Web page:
When I weighed out the 340 vs 380, for 20k more I got 4.5' longer and 19" more beam

    And when the 2 were slipped next to each other, my wife said, "we are getting the 380 or keeping our 268"

    Problem is I already sold the 268.... happy wife, happy life!

    Good luck, I love searching for boats it can be fun
     
    techmitch likes this.
  6. JVM225

    JVM225 Well-Known Member GOLD Sponsor

    Apr 8, 2008
    Farmingdale, NY
    2002 410 Sundancer, Monaco Edition.
    3126 Cats.
    Figure out what you want to be able to do with the boat and then make a list of must haves.
    Food for thought:
    I went from a 300 to a 410.
    My must haves started with a separate shower stall because the wet head on the 300 was not appealing to my wife on overnight trips. A generator was next on the list for long days or spending nights on the hook, long runs so we could have hot coffee or a meal while moving, AC in the cabin for hot days away from the dock and heat in the cabin for days like today (39 degrees) when on the water.
    Our (really wanteds) were a big fridge for multi night trips and a door to close off whatever space we were sleeping in for privacy when others come along in an overnight.
     
  7. Scotyp

    Scotyp New Member

    16
    Oct 4, 2017
    1998 sea Ray 210
    5.0 Mercruiser
    Thanks for the comments guys I really appreciate them and your experienced thoughts!
    I hear some of the same things from guys at the Marina go as big as you can afford(then bigger)and find the one in best condition. I suppose they are a little like old collector cars...all depends on how they were maintained regardless of year made!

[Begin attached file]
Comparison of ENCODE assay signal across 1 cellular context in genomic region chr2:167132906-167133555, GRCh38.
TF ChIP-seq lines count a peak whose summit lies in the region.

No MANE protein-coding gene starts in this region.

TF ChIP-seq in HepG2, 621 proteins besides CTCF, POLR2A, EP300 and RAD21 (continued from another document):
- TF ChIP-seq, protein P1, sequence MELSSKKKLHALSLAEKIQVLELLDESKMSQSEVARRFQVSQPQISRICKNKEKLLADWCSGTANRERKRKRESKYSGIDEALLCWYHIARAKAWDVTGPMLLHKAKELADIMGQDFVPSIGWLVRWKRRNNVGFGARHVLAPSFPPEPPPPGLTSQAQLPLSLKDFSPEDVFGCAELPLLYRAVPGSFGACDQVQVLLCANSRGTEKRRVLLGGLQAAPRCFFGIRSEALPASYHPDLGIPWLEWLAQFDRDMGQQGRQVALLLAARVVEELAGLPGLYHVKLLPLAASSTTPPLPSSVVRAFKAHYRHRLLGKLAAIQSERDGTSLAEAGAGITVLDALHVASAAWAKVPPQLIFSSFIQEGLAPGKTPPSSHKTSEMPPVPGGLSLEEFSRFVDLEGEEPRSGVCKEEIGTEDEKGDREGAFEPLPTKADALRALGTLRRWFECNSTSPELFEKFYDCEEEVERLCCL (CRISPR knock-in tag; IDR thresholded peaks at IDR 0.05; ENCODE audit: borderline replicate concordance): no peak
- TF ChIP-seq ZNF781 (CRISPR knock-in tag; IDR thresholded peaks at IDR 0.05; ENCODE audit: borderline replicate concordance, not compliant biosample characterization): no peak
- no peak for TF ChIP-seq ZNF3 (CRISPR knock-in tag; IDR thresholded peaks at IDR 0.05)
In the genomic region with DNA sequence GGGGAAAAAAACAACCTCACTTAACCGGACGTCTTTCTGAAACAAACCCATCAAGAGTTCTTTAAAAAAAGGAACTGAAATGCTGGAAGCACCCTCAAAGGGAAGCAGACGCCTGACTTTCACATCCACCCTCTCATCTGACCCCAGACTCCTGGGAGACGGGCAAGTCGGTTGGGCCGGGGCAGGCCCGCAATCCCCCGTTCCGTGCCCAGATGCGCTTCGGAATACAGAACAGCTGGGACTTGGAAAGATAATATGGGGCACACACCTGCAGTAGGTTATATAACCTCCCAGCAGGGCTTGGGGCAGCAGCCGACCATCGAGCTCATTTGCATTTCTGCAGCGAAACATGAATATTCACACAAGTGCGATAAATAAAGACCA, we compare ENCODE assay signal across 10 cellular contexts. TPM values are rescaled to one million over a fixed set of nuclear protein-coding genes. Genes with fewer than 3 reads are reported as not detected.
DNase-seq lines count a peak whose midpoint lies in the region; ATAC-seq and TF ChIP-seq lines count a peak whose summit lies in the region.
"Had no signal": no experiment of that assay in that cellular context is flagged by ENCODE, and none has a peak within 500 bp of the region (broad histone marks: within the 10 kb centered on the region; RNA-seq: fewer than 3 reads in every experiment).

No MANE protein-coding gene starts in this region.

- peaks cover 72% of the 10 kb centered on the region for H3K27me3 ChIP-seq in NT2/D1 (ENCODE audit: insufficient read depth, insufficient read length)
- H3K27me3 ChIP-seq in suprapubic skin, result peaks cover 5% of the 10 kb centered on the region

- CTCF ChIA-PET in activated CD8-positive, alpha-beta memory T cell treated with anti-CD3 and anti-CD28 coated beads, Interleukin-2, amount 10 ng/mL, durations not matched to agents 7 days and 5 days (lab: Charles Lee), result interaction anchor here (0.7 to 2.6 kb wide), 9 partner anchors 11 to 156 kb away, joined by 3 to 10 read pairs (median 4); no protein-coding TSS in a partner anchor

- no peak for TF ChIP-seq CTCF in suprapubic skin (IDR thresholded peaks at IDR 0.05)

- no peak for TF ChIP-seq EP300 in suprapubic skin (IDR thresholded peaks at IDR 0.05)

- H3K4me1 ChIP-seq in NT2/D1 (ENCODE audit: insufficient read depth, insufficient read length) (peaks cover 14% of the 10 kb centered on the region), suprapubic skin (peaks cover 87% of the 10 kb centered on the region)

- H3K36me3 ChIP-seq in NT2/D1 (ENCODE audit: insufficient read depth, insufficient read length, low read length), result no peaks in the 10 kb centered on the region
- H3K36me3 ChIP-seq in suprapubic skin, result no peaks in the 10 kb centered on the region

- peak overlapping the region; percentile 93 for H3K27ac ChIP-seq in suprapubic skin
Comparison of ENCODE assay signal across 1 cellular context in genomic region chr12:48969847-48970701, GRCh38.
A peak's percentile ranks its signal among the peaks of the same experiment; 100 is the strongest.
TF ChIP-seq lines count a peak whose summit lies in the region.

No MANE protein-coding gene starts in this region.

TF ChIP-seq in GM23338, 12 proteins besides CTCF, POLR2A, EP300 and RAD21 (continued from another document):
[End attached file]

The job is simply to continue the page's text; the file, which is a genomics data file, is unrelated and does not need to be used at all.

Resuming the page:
8. Groucho

    Groucho Well-Known Member

    Jun 11, 2008
    Albany/Lake George NY
    2004 320 DA
    6.2 V-Drives

    All good and valid points...lots to think about. I am in the same...eh...boat as you..I went back and forth on cost to run it up and down the lake as well as docking limitations. I went with the 320. I think it is an almost perfect combo. Go to a 340 and your going to want the 8.2's vs. 6.2's..many of the docks where I am will not easily accommodate a wider beam of 12'. I also looked at the Formula 340 and that's a monster!
     
  9. Fly'n Family

    Fly'n Family Active Member

    751
    Sep 19, 2013
    TX / CO
    2008 Meridian 341
    2004 Boston Whaler Sport 130 w/40 hp Merc
    6.2's
    I'll throw a little difference of opinion into this.

    We've always gone bigger, until the last purchase. We went "smaller" and newer - but critically - changed styles. Last boat was 43' LOA with a 13' 9" beam, current (and probably final) boat is only 36' with a 12' 6" beam. But, she's an incredibly well designed, well laid out flybridge. There is soooooo much more usable, comfortable, non-cave room space in this boat than in any cruiser we've owned. Walk directly into a large well laid out salon with huge windows and 365 deg views, or go up to a remarkably spacious bridge, or down to two very comfortable staterooms. While I wouldn't tell my wife size isn't everything - in this case - it's definitely the case.

    If you're buying your last boat, buy comfort, space, and usability.
     
    Last edited: Nov 10, 2019 at 7:44 PM